It's Steelers football: Ball control and defense
Turns out the Pittsburgh Steelers aren't "the worst team in the league."
Quarterback Ben Roethlisberger said it would have been fair to describe the Steelers that way after they fell to 0-4 with a loss to the Vikings in London two weeks ago.
Now Pittsburgh is 1-4 after Sunday's 19-6 victory over the Jets at MetLife Stadium.
"It's good to get a win, obviously," Roethlisberger said. "We have a long way to go, though. I told the guys, 'Let's be happy right now. But let's not be satisfied.' We're so used to coming into that locker room after a win that it's been tough this year so far. We need to keep that feeling going."
Roethlisberger led a ball-control offense and threw a 55-yard pass on third-and-1 to Emmanuel Sanders early in the third quarter for the game's only touchdown. Sanders got behind Antonio Cromartie and Roethlisberger hit him in stride. Sanders did a somersault into the end zone as the Steelers went ahead 16-6.
"We thought we were going to run the ball," Sanders said. "He actually dialed up a play-action pass in which I had a post and ended up beating Cromartie. The rest is history."
Roethlisberger was 23-for-30 for 264 yards and no turnovers as the Steelers held the ball for 35:49 to the Jets' 24:11.
"He was him," coach Mike Tomlin said. "Did a great job of communicating. Sometimes when you're in a hostile environment on the road, that becomes difficult. Aside from his play, I thought he did a nice job communicating to players and staff in the midst of it all."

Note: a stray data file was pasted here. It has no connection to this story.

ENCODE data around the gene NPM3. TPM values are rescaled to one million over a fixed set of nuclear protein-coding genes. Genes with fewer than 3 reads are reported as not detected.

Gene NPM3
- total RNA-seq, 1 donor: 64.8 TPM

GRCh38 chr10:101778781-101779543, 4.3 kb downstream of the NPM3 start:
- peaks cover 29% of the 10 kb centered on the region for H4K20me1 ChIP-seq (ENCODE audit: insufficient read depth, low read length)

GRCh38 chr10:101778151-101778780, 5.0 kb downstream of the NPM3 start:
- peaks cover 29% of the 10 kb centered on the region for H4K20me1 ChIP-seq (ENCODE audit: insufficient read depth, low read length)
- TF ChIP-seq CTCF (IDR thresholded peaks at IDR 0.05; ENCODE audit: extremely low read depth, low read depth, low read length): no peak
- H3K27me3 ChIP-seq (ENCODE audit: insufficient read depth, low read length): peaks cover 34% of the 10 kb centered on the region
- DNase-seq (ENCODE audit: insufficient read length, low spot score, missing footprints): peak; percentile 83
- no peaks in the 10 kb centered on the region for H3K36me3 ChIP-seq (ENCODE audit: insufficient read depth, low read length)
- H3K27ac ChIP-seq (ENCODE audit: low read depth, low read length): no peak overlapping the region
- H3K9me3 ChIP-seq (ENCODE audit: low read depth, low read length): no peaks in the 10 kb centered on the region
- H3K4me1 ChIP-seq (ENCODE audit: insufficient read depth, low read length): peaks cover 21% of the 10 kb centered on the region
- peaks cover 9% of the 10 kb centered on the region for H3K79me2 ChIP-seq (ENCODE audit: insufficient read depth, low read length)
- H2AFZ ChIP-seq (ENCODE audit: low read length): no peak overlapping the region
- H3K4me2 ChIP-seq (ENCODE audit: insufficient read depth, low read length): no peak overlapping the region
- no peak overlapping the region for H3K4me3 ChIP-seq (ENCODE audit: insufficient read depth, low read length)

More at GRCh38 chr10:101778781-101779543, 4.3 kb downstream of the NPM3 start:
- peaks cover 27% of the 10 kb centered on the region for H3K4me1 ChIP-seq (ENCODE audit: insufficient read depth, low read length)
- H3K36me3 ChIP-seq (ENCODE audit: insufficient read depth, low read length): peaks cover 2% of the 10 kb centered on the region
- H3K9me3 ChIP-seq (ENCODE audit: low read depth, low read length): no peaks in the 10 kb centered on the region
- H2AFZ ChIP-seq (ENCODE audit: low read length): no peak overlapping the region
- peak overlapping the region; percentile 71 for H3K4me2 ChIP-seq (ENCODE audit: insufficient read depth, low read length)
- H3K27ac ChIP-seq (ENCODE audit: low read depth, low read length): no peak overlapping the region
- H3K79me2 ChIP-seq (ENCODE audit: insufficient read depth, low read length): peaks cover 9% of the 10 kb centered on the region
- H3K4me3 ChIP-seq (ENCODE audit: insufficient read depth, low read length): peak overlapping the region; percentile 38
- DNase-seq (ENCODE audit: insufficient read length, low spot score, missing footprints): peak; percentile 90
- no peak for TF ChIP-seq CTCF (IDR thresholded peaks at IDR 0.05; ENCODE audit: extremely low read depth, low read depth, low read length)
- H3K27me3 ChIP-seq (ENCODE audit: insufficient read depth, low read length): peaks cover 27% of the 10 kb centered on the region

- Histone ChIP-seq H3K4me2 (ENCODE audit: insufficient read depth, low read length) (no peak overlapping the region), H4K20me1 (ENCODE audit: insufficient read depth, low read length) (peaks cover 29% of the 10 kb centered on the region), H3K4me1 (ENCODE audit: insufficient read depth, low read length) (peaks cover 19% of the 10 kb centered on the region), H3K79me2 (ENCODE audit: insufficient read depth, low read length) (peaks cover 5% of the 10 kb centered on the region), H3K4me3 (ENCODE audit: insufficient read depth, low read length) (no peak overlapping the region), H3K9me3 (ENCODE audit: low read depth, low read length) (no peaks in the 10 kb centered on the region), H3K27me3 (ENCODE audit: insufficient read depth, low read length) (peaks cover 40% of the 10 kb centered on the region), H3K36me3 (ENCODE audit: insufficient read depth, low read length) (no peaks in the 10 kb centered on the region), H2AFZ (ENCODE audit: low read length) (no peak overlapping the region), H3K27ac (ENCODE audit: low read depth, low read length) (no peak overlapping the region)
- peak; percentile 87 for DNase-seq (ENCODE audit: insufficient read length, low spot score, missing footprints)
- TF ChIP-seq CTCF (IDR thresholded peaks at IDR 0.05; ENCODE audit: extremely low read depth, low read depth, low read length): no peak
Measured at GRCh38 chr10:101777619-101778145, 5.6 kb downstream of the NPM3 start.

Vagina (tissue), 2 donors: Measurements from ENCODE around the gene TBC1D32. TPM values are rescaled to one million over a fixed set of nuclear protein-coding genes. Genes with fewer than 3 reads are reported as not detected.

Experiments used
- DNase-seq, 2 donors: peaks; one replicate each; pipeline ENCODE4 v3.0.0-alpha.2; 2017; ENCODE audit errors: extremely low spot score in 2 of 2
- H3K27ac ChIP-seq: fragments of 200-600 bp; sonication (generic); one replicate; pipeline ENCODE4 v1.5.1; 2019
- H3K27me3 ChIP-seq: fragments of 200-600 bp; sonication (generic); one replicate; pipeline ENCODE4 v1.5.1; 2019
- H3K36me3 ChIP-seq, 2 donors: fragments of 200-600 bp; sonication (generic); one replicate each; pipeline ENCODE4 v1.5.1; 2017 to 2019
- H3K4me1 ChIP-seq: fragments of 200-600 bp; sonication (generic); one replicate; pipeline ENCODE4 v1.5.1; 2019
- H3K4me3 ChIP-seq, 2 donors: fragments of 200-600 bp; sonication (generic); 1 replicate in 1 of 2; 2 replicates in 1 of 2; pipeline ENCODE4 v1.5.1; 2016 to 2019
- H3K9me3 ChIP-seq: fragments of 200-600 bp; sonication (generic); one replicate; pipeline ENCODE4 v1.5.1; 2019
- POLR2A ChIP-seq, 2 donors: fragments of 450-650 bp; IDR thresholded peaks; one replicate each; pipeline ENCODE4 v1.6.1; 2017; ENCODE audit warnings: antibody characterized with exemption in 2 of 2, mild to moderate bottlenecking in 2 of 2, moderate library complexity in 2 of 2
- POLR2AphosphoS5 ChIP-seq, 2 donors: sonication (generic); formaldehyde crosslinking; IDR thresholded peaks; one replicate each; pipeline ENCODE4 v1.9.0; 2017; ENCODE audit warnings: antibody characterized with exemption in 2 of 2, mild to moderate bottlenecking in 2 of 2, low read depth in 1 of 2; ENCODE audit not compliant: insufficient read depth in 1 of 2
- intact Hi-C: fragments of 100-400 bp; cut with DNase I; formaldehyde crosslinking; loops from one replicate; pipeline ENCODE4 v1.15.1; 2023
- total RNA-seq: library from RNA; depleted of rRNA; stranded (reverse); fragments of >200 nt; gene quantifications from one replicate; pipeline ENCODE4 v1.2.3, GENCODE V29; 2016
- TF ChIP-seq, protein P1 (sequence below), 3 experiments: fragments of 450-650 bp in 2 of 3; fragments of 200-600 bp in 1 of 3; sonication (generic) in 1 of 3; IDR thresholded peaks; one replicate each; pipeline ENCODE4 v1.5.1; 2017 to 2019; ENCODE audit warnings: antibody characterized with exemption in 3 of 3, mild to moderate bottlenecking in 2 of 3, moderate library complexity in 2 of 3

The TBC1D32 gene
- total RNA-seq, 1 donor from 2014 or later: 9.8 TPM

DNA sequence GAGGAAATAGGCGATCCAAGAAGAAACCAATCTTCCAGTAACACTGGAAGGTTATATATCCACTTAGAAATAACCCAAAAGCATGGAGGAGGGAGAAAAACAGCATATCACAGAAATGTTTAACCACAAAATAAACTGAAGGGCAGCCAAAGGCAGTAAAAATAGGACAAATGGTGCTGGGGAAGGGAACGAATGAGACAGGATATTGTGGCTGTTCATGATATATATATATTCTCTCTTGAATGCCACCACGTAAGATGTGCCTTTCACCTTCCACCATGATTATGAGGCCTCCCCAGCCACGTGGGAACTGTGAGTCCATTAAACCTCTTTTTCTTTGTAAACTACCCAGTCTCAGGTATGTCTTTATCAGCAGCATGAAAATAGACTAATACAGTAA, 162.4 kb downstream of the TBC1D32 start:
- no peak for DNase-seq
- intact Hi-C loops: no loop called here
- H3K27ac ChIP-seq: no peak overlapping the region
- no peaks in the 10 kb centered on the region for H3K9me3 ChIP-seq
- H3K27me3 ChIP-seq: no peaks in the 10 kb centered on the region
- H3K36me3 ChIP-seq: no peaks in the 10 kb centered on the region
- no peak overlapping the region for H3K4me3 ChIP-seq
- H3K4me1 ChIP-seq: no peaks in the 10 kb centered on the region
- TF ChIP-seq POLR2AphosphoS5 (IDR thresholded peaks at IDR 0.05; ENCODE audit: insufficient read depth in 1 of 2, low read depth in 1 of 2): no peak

Tomlin also credited the Steelers' "big-splash plays defensively," which included the team's first two forced turnovers of the season on a pair of interceptions of Geno Smith.
The Steelers had gone four games, one half and much of the third quarter without causing a turnover when Ryan Clark picked off Smith at the Pittsburgh 1-yard line with 7:52 left in the third.
Lawrence Timmons also intercepted a Smith pass at the Pittsburgh 3-yard line with just over three minutes left in the fourth.
"I told the guys in the locker room there was nothing mystical about it," Tomlin said. "We maintained possession of the football and we got the football. In particular, we got the football in the red area. Hopefully, it's a springboard for things to come."
Tomlin was so incensed by the Steelers' poor start that he banned all game-playing in the locker room after they fell to 0-4 in London. After the bye week, the Steelers visited MetLife in front of a sizable number of Pittsburgh fans and made their intense coach proud.
"It's a good feeling," Tomlin said. "Not like you won the lottery, obviously, but it's still a good feeling nonetheless."